Ukraine and China have increased partnerships in recent years, as the former is badly in need of cash to bolster its infrastructure, while the latter wants to get its hands on Ukrainian technologies.

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According to a Sept. 2 article by The Bohr Times, a regional newspaper in Ukraine, the country’s public debt stood at $75.71 billion as of July 31. Its direct external debt stood at $37.51 billion.

It isn’t known precisely how much of Ukraine debt is owed to China, but according to a policy paper issued by the Center for Global Development, a Washington D.C.-based think tank, in March, Ukraine’s debt to China stood at $1.59 billion as of the end of 2016. 

Read the full article here

 

September 16, 2018

China Threatens Sovereignty of Several African Nations As It Takes Over Their Resources to Cover Debt (Atlanta Black Star)

By David Love 

From the article: 

It is no secret that China has increased its footprint on the African continent with heightened influence and economic, trade and security arrangements with various nations. On a positive note, this new relationship between the emerging Asian giant and African countries has been characterized as a mutually beneficial arrangement and a departure from the imperialist exploitation of Europe and the United States. However, in some cases, Sino-African cooperation may assume the look and feel of a lopsided deal, which some would regard as neocolonialism based on debt obligations that African nations cannot repay, rather than an economic partnership among equals. 

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The International Monetary Fund reported earlier this year that sub-Saharan Africa is experiencing a debt crisis, with 40 percent of nations in the region at a high risk of debt distress, and the number of countries unable to service their debt doubling to eight in the past year. According to a report from the Center for Global Development (pdf), Djibouti, Egypt, Ethiopia and Kenya are the African nations among 23 nations with a high risk of debt distress from Chinese financing. Djibouti is among eight countries with the highest risk of distress in the event of additional debt financing.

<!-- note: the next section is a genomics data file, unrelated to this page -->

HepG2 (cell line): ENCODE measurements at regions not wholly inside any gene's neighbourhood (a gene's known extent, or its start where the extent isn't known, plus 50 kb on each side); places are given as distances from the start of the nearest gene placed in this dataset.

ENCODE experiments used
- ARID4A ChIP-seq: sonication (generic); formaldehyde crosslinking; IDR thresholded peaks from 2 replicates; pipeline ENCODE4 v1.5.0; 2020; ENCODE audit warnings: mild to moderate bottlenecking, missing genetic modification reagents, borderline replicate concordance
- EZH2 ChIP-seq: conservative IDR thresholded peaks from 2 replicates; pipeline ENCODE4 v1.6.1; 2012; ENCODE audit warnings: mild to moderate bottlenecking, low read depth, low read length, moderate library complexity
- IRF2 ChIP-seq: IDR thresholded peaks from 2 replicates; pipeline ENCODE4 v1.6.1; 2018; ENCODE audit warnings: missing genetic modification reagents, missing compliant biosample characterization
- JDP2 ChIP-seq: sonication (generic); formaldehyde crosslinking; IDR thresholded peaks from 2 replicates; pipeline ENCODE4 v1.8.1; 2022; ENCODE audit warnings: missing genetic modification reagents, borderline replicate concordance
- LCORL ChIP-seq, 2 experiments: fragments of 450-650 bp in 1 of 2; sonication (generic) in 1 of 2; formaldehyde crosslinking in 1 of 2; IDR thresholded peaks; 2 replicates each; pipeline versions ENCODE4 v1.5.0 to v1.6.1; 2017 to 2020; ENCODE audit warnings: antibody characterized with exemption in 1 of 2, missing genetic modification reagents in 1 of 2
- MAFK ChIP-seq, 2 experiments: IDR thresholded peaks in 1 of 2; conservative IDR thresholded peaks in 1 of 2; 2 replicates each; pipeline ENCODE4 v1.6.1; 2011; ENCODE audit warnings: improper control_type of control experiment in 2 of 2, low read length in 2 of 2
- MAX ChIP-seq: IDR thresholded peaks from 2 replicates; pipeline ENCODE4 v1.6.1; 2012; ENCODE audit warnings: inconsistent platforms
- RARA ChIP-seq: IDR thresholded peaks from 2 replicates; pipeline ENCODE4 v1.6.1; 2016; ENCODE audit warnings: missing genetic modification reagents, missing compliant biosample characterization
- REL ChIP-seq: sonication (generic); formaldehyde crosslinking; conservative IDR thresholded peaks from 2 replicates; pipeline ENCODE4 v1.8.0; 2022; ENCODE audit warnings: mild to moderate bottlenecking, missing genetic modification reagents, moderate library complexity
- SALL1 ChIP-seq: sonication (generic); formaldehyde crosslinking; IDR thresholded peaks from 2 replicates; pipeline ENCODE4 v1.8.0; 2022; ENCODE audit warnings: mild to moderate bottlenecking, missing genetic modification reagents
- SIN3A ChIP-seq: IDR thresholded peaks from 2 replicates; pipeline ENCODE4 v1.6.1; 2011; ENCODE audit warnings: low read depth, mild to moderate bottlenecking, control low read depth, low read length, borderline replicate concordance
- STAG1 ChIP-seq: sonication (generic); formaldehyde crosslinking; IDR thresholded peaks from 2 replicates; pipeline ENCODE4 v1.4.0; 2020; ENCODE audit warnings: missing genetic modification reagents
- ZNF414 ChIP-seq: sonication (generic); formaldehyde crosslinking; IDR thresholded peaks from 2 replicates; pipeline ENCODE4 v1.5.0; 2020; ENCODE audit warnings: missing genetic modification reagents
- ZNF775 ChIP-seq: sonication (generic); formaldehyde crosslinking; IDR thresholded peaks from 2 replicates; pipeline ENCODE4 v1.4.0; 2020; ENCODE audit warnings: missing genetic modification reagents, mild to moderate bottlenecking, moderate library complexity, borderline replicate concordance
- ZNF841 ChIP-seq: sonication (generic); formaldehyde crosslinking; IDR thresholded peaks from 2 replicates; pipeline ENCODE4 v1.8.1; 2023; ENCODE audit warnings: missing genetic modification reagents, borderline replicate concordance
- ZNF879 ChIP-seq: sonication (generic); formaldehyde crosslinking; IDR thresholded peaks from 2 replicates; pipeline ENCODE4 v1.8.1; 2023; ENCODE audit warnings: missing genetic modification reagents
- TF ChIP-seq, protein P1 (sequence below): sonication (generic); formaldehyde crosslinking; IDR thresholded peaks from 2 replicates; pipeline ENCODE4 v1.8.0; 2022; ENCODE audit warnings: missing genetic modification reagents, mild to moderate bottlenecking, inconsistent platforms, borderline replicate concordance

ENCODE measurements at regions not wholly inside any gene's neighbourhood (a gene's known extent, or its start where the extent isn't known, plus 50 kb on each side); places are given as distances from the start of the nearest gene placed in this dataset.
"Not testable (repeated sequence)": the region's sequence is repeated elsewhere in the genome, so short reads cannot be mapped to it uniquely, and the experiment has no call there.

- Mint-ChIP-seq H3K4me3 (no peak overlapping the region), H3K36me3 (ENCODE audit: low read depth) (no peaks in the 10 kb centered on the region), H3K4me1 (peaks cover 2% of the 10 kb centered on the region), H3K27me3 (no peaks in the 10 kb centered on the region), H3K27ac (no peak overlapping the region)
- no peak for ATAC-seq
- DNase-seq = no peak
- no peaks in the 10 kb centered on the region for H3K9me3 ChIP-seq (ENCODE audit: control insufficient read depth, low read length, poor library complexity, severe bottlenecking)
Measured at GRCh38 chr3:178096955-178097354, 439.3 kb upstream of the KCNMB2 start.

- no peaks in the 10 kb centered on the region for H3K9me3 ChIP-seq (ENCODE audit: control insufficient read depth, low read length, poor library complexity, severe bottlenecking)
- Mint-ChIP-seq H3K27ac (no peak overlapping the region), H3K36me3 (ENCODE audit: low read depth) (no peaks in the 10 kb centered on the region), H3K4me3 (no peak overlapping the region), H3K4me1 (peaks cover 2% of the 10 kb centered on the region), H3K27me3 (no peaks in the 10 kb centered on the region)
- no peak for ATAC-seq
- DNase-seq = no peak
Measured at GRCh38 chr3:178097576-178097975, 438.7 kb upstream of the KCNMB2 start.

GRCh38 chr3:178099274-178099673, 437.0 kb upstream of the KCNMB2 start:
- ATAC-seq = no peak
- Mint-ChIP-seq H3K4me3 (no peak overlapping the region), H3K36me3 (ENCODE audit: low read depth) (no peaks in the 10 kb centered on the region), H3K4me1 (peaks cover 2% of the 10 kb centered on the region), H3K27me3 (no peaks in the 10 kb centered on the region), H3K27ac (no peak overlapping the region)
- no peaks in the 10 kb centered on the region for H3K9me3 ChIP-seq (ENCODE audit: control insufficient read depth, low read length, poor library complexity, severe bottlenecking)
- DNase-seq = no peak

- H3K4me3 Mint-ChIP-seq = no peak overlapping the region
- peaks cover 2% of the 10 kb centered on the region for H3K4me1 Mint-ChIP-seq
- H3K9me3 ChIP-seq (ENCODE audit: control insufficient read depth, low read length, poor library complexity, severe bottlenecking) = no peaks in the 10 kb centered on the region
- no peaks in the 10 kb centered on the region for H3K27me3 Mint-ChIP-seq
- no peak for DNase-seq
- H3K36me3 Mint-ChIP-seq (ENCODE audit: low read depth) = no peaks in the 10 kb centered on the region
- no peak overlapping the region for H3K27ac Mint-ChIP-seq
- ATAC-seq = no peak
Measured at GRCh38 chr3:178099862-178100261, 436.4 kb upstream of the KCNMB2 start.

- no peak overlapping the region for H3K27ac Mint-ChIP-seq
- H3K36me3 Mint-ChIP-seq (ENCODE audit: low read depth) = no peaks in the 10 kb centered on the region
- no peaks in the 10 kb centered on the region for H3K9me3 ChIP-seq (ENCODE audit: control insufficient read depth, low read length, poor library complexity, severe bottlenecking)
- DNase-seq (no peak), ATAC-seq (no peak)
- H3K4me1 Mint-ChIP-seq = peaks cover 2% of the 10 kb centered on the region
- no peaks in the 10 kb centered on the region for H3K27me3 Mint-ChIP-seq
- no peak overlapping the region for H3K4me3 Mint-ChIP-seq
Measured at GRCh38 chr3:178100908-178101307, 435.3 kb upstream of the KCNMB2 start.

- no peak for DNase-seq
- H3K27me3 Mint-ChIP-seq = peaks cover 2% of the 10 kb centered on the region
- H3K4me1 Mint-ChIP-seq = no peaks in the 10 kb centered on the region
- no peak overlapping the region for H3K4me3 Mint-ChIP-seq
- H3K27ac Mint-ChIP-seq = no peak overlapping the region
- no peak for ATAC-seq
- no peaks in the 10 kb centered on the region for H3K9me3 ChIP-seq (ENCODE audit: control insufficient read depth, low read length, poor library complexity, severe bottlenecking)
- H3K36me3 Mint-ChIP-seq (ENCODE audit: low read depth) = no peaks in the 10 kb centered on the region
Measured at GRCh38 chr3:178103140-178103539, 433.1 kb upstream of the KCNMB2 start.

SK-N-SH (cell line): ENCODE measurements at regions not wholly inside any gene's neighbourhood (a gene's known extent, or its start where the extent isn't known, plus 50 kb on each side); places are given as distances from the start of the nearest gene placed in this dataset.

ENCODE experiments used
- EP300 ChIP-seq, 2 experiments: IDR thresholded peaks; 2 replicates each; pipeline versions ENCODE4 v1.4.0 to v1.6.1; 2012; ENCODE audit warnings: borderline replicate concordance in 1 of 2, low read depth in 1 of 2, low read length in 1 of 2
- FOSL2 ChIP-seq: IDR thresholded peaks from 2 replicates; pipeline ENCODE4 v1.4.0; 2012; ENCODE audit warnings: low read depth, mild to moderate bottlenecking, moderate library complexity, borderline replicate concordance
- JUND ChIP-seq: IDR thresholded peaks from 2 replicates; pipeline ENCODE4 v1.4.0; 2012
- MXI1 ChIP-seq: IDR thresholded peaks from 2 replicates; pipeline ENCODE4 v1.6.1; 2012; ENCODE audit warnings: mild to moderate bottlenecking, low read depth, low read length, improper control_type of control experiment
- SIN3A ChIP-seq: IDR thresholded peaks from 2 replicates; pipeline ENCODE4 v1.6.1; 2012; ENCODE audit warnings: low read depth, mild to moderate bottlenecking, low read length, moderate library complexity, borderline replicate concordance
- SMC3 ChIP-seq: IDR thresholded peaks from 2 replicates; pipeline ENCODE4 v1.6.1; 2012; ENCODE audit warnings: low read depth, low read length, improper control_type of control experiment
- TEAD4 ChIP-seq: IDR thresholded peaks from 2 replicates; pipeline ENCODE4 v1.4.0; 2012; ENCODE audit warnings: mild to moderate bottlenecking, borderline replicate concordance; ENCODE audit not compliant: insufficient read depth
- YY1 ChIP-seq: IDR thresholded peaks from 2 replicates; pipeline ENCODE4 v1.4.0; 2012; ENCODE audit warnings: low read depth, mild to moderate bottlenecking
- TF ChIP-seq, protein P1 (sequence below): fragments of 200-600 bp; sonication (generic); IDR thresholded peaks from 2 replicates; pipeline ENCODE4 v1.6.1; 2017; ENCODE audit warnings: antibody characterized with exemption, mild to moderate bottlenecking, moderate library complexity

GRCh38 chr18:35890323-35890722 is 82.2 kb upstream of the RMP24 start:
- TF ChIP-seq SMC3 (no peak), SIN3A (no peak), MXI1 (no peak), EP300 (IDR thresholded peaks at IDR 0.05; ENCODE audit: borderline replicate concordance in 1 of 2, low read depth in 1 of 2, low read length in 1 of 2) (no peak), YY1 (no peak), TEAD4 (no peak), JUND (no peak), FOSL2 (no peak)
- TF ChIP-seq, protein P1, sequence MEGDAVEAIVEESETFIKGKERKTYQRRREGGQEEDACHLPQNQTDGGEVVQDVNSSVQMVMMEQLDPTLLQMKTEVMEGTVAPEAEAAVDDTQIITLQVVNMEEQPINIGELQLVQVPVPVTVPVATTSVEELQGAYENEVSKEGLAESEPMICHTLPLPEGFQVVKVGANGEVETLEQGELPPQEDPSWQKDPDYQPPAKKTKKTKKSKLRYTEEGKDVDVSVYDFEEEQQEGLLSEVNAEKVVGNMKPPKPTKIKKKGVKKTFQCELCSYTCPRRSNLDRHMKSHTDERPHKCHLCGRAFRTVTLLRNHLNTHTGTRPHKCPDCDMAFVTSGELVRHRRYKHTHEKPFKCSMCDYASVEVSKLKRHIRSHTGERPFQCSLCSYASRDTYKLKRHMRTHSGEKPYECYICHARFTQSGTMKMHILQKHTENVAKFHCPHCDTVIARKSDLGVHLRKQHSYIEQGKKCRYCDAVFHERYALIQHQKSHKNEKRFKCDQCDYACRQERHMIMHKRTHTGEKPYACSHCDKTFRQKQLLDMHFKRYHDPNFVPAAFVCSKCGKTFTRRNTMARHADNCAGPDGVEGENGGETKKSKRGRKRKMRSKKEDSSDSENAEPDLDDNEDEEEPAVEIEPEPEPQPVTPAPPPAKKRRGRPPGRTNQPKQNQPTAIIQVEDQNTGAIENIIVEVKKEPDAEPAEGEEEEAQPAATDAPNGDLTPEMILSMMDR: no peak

Read the full article here.

 

September 16, 2018

China struggles with Belt and Road pushback (Modern Diplomacy)

By Dr. James M. Dorsey 

From the article: 

China, in an implicit recognition that at least some of its Belt and Road-related projects risk trapping target countries in debt or fail to meet their needs, has conceded that adjustments may be necessary.

“It’s normal and understandable that development focus can change at different stages in different countries, especially with changes in government. So China can also make some strategic adjustments when cooperating with these countries, but it’s definitely not a reconsideration of the B&R (Belt and Road) initiative,” Wang Jun, deputy director of the  Department of Information at the China Center for International Economic Exchanges told the Chinese Communist Party’s Global Times newspaper. 

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Earlier, the Washington-based Center for Global Development warned that “there is…concern that debt problems will create an unfavourable degree of dependency on China as a creditor. Increasing debt, and China’s role in managing bilateral debt problems, has already exacerbated internal and bilateral tensions in some BRI (Belt and Road initiative) countries.”

Read the full article here.